Enbridge Energy’s pipelines have for decades carried crude oil from Canada and North Dakota across northern Minnesota to U.S. oil refineries.

Enbridge, whose headquarters is in Calgary, runs its U.S. pipeline development business from Duluth-Superior with about 700 employees. One of them is Mark Curwin, senior director of strategic coordination for U.S. projects.

With the North American oil business booming, Enbridge is expanding the capacity of its Alberta Clipper line, also known as Line 67, proposing a new line called Sandpiper and planning to replace a 1960s-era pipeline known as Line 3.

He talked about the pipeline projects with the Star Tribune.


Q: What do these projects mean for Minnesota?

A: A lot of things. It means thousands of construction jobs, good-paying jobs. It means an economic injection for local communities along the routes due to spending by construction workers at hotels, restaurants, gas stations and other local businesses. It means somewhere in the area of $5 billion private investment; none of this is subsidized by any public dollars. It means access to a more secure and reliable source of crude oil from Canada and North Dakota. In 2011, we paid approximately $34 million in property taxes in Minnesota to communities along our right of way. In some of the northwestern counties, we are the single-largest taxpayer. When you add Sandpiper and the Line 67 upgrades, it’s about $27 million a year in additional property taxes once they are in the ground.


Q: What do you say to activists who oppose these pipelines for contributing to climate change?

A: First, we welcome the dialogue. We agree that climate change is an issue for all of us. It’s going to require collaboration among industry, government and citizens. The oil sands are going to be developed regardless of whether the Line 67 Phase II project is approved. Not only in North America but around the world we have a strong demand for oil. Is there value in weaning ourselves from that? Absolutely.


Q: What is Enbridge doing about it?

A: In 2009 we undertook a neutral footprint campaign with three tenets. Every tree that we cut we will replace. Since then, we are around 600,000 trees cut and 800,000 trees planted. Electricity is the single largest expense of our pipelines. Every additional kilowatt-hour we consume we will replace with renewable energy. By 2015, we will be generating more renewable energy than we consume. The third tenet is that we try to offset impacts to natural habitat. Since 2009, we have disturbed about 3,000 acres and participated in conserving in excess of 51,000 acres.


Q: Are pipelines a safer way to ship crude oil than railroads, and if you think so, why did Enbridge build an oil-loading rail terminal in North Dakota?

A: Yes, pipelines are clearly the safest way to ship hazardous liquids, oil, gas and other products. That said, rail is a short-term solution for an immediate need. There is insufficient pipeline capacity to get product out of North Dakota. Long-term, we expect a lot of the volumes on rail will migrate back to pipelines once the capacity is there.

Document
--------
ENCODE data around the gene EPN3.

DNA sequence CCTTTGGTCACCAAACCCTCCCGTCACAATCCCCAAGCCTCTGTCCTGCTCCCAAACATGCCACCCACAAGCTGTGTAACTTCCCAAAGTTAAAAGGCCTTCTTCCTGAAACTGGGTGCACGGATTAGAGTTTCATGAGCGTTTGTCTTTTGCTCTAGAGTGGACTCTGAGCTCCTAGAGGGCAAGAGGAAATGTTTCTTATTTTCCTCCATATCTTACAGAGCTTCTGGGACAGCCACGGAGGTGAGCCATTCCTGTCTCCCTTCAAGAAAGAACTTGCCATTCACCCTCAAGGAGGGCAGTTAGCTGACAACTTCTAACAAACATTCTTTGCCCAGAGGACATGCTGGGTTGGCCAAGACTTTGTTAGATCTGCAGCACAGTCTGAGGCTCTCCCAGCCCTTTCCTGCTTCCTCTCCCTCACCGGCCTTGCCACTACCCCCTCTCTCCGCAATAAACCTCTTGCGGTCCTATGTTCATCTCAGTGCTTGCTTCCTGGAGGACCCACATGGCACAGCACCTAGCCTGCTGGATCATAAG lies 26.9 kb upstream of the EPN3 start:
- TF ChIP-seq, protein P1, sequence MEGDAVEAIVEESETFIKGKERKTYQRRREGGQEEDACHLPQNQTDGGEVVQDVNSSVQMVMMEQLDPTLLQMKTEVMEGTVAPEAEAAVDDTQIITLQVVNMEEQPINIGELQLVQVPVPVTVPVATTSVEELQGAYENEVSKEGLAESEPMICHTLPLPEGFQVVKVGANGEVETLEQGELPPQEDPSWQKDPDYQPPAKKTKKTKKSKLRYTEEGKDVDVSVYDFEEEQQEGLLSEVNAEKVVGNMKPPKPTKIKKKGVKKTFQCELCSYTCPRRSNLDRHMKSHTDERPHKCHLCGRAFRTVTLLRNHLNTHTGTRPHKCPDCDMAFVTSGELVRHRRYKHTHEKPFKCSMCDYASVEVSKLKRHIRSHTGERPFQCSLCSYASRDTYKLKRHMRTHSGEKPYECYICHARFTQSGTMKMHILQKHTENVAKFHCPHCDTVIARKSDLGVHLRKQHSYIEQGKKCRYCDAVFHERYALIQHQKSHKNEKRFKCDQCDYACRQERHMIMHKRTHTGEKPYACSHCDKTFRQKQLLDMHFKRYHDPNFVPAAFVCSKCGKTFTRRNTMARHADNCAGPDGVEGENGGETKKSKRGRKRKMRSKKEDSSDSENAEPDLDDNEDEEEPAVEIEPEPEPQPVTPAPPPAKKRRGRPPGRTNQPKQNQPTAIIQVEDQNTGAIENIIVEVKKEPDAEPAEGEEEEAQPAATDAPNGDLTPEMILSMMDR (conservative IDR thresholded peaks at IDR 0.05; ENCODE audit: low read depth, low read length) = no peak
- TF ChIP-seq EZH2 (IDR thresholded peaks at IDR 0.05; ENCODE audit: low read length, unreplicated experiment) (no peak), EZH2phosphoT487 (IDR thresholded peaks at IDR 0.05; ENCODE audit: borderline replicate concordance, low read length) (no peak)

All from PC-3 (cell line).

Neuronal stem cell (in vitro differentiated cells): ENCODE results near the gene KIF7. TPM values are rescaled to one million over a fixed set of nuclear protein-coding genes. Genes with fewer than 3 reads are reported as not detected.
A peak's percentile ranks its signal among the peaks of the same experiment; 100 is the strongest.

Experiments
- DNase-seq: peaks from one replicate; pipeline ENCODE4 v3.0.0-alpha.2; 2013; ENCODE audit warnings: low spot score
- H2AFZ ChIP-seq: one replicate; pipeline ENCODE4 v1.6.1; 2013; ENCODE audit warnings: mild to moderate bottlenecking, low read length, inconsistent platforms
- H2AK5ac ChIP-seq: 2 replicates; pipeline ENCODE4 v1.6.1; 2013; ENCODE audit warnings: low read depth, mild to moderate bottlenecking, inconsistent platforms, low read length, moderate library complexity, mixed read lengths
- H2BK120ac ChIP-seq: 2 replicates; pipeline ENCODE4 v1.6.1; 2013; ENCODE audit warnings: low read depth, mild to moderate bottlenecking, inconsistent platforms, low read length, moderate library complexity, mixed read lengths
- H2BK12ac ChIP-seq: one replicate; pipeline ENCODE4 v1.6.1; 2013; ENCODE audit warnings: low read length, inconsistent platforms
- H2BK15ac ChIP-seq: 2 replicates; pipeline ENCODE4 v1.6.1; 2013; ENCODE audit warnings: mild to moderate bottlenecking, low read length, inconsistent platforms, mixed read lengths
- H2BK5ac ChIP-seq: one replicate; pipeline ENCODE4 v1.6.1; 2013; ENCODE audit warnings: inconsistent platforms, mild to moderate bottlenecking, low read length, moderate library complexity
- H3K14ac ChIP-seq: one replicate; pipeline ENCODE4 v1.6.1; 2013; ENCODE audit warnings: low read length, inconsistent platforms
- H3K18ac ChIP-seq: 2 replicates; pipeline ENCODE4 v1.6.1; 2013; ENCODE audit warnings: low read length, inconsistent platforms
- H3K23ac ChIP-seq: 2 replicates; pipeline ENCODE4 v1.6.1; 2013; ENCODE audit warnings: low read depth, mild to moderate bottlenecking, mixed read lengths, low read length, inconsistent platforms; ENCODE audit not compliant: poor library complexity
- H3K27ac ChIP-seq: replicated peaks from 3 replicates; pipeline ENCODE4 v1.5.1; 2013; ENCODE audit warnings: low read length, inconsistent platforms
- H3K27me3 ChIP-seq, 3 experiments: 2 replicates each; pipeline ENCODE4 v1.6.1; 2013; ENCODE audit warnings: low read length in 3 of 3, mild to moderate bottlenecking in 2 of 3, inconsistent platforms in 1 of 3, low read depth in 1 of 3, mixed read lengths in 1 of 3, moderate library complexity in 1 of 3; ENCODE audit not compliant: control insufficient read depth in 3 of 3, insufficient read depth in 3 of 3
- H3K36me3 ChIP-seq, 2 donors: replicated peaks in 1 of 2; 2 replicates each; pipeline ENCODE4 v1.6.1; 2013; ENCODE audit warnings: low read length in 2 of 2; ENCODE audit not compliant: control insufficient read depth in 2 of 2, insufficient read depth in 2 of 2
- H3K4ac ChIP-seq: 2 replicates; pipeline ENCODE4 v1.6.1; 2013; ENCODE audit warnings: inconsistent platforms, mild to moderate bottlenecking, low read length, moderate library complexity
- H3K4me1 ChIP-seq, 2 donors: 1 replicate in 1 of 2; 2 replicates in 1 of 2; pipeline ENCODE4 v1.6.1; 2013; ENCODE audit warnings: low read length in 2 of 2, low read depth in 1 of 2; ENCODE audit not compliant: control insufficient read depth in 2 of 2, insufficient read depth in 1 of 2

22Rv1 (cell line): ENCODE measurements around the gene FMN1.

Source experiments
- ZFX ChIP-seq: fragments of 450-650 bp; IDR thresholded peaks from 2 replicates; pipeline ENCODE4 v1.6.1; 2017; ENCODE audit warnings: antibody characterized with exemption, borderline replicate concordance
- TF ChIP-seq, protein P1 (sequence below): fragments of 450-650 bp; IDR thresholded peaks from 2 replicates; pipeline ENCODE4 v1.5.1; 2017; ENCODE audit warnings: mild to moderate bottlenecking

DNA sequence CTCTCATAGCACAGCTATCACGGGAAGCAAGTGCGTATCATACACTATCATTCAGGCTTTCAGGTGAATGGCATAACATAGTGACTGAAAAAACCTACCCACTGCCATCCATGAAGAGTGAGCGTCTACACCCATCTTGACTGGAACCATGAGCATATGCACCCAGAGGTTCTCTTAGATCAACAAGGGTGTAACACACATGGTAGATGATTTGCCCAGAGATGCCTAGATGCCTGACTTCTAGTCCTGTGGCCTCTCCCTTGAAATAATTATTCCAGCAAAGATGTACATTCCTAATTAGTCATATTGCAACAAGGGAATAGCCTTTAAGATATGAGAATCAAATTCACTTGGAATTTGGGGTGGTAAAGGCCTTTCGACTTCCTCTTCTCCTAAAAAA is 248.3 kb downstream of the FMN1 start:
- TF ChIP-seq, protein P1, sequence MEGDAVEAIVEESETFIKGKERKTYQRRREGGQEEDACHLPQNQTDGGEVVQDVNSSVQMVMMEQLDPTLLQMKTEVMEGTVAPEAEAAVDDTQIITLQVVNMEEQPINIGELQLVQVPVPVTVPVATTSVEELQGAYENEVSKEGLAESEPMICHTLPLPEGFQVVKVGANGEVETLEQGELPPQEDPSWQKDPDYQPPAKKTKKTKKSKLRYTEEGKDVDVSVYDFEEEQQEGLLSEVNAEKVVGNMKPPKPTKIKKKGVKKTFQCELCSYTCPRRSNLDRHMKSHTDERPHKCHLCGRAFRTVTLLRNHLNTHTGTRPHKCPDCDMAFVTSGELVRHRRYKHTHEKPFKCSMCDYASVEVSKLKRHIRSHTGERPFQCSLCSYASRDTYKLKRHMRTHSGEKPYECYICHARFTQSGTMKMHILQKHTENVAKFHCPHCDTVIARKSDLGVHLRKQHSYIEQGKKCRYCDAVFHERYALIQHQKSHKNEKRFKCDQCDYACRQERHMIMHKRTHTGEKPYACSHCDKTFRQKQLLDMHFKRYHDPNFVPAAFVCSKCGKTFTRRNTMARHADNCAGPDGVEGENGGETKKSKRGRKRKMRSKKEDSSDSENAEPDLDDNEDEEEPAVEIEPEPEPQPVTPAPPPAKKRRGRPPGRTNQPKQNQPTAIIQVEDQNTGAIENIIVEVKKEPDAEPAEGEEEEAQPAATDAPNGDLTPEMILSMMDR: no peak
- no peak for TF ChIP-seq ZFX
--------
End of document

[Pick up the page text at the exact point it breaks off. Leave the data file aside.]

Q: Minnesota policy favors multiple pipelines on a right of way. But in Canada, a January rupture of a natural gas pipeline shut down two nearby lines, curtailing supplies. Should we rethink the state’s policy?

A: No. Incidents like that are rare, and co-location is certainly the preferred method for pipeline construction and operation where feasible.


Q: If you expand the Alberta Clipper and rebuild Line 3 to carry more Canadian oil, is Enbridge positioning them as alternatives if Keystone XL is rejected?

A: No. The two projects serve different markets and different demands.


Q: Enbridge has been in business in Minnesota for a long time. Are you seeing more opposition to projects today?

A: I think the landscape is different for our entire industry. No question it has changed for us. The activity in the industry has increased to a level where it is front and center for many people.


Q: Are there other Enbridge crude oil pipelines in Minnesota that could be expanded?

A: Our mainline system that crosses Minnesota is approaching its full capacity. There isn’t a lot of room for additional upgrades within the existing system.


Q: Do you expect that with these three projects, it will be the end of pipeline building for a while — or the beginning?

A: Hard to predict. We respond to our customers’ needs. They say they need to get from A to B. If we can’t get them from A to B with the existing system, we have to look at building a new pipeline.


Q: Do you believe enough environmental analysis is being done on pipeline projects reviewed by the state Public Utilities Commission (PUC)?

A: Yes I do. The PUC process is somewhat streamlined and more efficient in that you are working with just the one agency for the project review. But people need to remember that we are still working with agencies that have specific jurisdiction to protect natural resources such as the U.S. Army Corps of Engineers for wetlands, the Minnesota Department of Natural Resources for state lands, the U.S. Fish and Wildlife Service. All of those agencies we work with in parallel when we are going through the PUC process to ensure their concerns are addressed. We find ways to mitigate impacts to resources with those agencies.